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Multifamily Market Growth Stable

November 20, 2013 Leave a comment Go to comments

Experts recently discussed the stability and sustainability of the multifamily real estate market on the “Commercial Real Estate Show,” agreeing that the market will continue to grow at a moderate pace. Millennials who are entering the job market that seek mobility are expected to keep rents tight while many voiced the opinion that there is no fear of overbuilding in the sector. The experts noted that growth is slowing, but moderation is also a good sign that things will continue to improve rather than bubbling and crashing. For more on this continue reading the following article from National Real Estate Investor

The multifamily market, the so-called darling of  commercial real estate, isn’t losing that title any time soon. The third  quarter demonstrated once again how stable the sector is, as occupancy  held steady and rents continued to rise, albeit at a more normal pace.

Those were a few of the points made during the most recent episode of  the “Commercial Real Estate Show.” My guests and I discussed the factors  affecting the sector, property-level performance expectations and investment strategies for this point in the cycle.

Millennials enter the job market

The continuously improving economy and job market are sustaining the  multifamily market’s success. “The people who are getting jobs are the  young professionals that typically rent an apartment instead of buying a  house,” said Ernie Eden, vice president of Bull Realty’s Apartment  Group.

“Demographics are the key  factor driving the multifamily market,” said Jay Parsons, national  market analysis manager for Real Page Inc. “The Gen Y Millennial renters  will eventually buy homes, but not until later. They are getting  married later and prefer the mobility that living in a rental gives.”

A large pipeline of upcoming college graduates will soon be looking for  apartments as well, Parsons added. “Apartment demand should be strong  during the next decade due to strong demographics.”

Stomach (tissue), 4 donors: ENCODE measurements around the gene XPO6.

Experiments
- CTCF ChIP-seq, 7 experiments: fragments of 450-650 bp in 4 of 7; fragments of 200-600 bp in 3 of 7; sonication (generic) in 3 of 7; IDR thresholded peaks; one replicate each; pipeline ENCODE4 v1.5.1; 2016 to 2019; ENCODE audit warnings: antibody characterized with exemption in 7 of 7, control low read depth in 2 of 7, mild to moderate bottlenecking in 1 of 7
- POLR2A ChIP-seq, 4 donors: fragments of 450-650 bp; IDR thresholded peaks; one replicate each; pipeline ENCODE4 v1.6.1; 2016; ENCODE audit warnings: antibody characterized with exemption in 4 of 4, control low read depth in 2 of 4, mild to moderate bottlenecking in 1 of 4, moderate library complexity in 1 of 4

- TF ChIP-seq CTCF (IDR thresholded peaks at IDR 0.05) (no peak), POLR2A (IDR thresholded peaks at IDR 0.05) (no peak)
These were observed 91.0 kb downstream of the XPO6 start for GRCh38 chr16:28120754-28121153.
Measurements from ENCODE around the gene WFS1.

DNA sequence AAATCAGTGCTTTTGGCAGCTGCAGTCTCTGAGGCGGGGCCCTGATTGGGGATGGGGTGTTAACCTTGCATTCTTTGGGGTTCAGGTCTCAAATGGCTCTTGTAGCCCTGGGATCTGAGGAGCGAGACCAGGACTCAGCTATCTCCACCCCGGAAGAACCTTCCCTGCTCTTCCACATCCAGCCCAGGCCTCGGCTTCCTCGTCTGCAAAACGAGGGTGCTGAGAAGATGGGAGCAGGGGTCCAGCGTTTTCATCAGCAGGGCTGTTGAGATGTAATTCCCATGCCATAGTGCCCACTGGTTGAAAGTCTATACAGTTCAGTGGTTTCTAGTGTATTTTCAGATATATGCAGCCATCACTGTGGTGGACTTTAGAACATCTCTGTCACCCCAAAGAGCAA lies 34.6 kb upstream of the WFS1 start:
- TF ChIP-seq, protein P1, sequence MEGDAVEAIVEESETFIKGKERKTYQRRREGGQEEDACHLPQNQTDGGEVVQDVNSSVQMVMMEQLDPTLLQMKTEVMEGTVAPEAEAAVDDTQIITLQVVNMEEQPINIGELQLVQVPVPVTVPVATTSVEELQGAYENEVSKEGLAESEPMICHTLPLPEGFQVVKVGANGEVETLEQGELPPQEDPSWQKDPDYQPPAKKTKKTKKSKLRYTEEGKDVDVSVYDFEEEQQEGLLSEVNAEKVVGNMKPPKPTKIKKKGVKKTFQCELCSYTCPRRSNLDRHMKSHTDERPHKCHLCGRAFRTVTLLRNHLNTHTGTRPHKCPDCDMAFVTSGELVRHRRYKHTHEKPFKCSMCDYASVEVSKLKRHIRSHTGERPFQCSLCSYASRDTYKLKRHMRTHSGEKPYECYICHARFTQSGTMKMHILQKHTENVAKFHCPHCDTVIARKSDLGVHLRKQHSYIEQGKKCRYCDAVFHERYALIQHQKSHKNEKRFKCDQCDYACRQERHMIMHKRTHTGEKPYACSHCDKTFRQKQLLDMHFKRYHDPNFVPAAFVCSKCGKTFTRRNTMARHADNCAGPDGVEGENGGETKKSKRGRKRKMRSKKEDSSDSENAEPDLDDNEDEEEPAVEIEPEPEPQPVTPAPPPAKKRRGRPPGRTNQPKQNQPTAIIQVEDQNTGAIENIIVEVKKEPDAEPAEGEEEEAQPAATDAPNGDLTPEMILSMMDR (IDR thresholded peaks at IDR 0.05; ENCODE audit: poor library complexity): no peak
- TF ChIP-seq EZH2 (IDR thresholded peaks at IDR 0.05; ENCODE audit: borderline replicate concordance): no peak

More normal occupancy and rent growth

The multifamily market is on pace for a similar year to 2012 in terms  of absorption and rental rates, Parsons said. In the third quarter,  47,000 units were absorbed nationwide for a year-to-date total of  163,000, he added. Rent grew by 1.1 percent quarter-over-quarter for  total rent growth of 3.2 percent year-to-date.

“We are getting back to a more stable multifamily market,” Parsons  said. “We are going from a peak market to a more normal growth pattern.”  While class-A properties lead the way coming out of the recession,  class-B properties are experiencing an uptick in rents as well, he  added.

“Class-B properties, more  specifically our suburban portfolio, seem to have really accelerated  rent growth,” said Mike Altman, chief investment officer of Cortland  Partners. “Those markets have had less new construction, so demand that’s incrementally coming to the suburbs is pushing rents upward.”

The class-B and -C properties are where many investors see upside at  this point in the cycle. “Demand at the top end [class-A] is now full  and has started shifting toward the B and C properties. That’s led to  bigger rent growth in the middle and lower tiers of the market,” Parsons  said

Overbuilding? Not a fear here

While some fear overbuilding, Parsons said construction has essentially  flat-lined, and the overall current level is sustainable. The only  overbuilding concerns are relegated to specific markets,  even then only slowing absorption in those areas. “The problem is that  real estate is a ‘follow-the-leader’ business,” he said. “Everyone is  going into hot urban, core submarkets right now and targeting Gen Y  renters, so everyone is building the same thing.”

Some companies, like Cortland Partners, prefer to develop in secondary  markets to obtain what they believe is a sufficient return for the added  risk. “We are going into markets like Lake Charles, La.; Savannah, Ga.;  Fort Worth, Texas; and Birmingham, Ala., where we know we can create a  yield that is 250 basis points greater than the cap rate in the market,  which is a sufficient return,” Altman said.

Time to buy?

“This is a great time to buy apartments,” Eden said. “We are seeing people all over the country express interest in investing  in apartments, even if they haven’t before. Interest rates are  historically low. Buyers can purchase properties with cash and still  have time to reposition and refinance while interest rates are low.”

Class-B properties with a value-add component are at the top of the  list for investors, Eden added. In fact, Cortland Partners, which  prefers class-B assets with a value-add component, has been very active  in 2013, acquiring 22 properties year-to-date, Altman added. “We started  the year with 9,600 units and think we could acquire as many as 10,000  new units by the end of 2013, doubling our portfolio in size in one  year,” Altman said.

Apartments are  still the leading sector in commercial real estate. Based on the  discussions on the show about the future of the sector, multifamily is  still a safe bet. For more tips, strategies and market projections  including cap rate expectations, you’re invited to listen to the  apartment show at CREshow.com.

Michael  Bull, CCIM, is the host of the nationally syndicated Commercial Real  Estate Show and founder of Bull Realty Inc., a U.S. commercial real  estate sales and advisory firm headquartered in Atlanta. You’re invited  to connect with Michael on Twitter and LinkedIn.

Reprint from Nuwireinvestor.com

Categories: multifamily, Uncategorized
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